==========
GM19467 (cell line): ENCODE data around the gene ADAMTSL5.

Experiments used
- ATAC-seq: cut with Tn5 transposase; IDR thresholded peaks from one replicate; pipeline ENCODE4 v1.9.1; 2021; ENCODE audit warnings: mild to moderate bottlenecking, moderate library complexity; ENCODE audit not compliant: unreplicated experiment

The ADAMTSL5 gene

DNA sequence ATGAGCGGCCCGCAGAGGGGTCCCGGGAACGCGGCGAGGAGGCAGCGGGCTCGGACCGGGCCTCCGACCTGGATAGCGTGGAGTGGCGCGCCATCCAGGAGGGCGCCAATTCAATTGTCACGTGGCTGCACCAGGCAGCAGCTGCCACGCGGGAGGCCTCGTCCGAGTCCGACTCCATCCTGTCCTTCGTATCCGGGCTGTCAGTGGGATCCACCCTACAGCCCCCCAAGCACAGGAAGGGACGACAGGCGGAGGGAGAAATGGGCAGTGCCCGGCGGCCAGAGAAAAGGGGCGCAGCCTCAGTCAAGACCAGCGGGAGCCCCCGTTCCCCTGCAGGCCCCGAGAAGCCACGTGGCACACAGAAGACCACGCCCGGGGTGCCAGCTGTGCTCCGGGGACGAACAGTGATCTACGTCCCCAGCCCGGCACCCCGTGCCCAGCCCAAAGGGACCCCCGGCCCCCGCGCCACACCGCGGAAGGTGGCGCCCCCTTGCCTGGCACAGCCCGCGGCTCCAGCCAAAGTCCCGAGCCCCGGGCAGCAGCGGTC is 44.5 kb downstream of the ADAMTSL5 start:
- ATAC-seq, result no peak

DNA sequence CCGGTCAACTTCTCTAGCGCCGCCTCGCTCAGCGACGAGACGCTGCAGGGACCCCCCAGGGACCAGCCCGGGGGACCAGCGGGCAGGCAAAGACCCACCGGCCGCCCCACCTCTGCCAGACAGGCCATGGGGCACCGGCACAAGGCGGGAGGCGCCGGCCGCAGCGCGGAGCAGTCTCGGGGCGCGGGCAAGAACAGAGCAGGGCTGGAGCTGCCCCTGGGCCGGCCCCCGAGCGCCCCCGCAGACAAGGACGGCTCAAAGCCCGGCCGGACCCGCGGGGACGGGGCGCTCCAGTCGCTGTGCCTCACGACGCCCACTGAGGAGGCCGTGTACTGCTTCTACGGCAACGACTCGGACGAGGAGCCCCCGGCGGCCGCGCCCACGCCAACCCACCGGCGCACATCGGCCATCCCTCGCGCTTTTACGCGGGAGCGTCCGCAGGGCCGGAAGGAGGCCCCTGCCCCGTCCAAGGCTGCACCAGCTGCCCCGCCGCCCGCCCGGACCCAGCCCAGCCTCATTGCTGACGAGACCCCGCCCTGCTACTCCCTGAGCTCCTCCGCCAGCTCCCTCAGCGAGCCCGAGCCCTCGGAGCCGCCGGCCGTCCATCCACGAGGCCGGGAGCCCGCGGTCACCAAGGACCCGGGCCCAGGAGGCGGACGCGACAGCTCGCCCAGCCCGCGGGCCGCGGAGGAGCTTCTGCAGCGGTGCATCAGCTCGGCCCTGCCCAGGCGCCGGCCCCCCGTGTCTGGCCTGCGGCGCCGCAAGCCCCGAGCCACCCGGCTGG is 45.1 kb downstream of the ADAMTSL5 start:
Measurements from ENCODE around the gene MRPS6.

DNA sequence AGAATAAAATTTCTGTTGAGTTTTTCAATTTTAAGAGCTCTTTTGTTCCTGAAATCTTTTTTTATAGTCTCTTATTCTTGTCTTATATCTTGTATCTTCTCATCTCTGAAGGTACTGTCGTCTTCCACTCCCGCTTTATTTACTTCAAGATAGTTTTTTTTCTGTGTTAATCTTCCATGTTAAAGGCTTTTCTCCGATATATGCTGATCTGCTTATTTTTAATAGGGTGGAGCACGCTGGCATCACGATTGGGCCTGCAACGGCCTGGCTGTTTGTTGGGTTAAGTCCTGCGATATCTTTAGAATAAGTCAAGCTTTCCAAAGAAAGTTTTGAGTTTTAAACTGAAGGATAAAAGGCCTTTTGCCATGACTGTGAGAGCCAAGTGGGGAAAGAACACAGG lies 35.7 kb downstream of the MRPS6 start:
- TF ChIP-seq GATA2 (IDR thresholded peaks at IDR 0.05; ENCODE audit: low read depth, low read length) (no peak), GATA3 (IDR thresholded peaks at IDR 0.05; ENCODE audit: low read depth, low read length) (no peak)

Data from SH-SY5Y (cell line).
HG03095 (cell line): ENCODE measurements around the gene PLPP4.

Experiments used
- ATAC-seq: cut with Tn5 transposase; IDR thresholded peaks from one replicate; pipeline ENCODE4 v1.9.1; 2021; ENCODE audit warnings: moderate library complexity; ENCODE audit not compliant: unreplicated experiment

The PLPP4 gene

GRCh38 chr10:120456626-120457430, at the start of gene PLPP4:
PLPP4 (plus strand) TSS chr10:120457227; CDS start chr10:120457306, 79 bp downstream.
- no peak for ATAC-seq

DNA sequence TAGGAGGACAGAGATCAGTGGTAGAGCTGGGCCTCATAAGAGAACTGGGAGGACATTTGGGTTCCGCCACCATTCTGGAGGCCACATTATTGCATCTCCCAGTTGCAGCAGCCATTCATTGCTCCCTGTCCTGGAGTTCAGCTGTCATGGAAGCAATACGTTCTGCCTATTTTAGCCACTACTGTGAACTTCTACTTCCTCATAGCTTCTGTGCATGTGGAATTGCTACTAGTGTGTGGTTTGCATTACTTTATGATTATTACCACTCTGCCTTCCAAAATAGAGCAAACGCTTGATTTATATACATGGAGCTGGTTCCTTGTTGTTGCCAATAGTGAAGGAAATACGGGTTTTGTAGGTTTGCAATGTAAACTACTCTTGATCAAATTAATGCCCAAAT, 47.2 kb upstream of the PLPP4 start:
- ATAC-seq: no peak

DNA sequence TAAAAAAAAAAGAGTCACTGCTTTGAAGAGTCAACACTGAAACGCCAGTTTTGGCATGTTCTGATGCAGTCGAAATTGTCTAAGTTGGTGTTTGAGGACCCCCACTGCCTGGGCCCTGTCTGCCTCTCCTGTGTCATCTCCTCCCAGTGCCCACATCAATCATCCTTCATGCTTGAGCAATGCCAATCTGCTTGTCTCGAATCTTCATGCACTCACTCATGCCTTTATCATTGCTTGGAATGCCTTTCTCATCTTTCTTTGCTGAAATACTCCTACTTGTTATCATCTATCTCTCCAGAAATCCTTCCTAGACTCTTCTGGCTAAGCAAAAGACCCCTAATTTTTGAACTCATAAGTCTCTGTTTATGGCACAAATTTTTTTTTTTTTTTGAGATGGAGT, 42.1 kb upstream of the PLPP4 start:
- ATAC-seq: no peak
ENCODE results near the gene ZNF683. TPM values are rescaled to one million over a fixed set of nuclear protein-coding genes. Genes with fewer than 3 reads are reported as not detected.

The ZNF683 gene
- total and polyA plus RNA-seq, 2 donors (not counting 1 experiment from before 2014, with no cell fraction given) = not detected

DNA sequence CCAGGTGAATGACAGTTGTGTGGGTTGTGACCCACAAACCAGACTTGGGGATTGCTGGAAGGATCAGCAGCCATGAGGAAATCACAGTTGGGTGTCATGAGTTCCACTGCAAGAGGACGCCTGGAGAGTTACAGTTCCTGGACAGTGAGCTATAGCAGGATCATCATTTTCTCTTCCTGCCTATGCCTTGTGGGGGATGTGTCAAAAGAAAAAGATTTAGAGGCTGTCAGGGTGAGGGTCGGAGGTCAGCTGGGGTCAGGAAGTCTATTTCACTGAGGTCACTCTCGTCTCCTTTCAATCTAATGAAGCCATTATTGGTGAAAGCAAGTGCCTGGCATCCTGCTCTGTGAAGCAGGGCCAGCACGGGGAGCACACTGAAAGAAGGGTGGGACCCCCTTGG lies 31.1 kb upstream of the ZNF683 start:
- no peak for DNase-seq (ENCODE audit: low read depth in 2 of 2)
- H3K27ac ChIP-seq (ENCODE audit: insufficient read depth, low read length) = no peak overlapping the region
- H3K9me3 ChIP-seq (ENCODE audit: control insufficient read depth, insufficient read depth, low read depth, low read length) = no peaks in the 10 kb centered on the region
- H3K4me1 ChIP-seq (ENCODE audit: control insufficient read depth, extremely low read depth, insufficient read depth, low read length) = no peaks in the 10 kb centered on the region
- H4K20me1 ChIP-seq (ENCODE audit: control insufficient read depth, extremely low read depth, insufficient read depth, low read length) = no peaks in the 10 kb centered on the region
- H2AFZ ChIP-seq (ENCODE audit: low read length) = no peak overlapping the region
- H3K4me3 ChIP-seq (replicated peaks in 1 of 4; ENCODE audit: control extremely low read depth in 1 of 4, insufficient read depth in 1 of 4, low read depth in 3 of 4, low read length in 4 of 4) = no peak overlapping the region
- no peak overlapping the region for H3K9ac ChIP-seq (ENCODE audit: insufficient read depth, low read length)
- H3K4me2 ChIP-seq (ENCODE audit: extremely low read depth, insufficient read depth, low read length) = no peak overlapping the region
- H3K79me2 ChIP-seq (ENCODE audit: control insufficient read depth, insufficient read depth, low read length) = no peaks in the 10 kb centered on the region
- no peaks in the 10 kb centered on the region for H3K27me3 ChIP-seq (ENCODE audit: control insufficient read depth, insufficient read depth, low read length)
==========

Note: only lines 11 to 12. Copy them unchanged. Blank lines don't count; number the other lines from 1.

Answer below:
Data from SH-SY5Y (cell line).
HG03095 (cell line): ENCODE measurements around the gene PLPP4.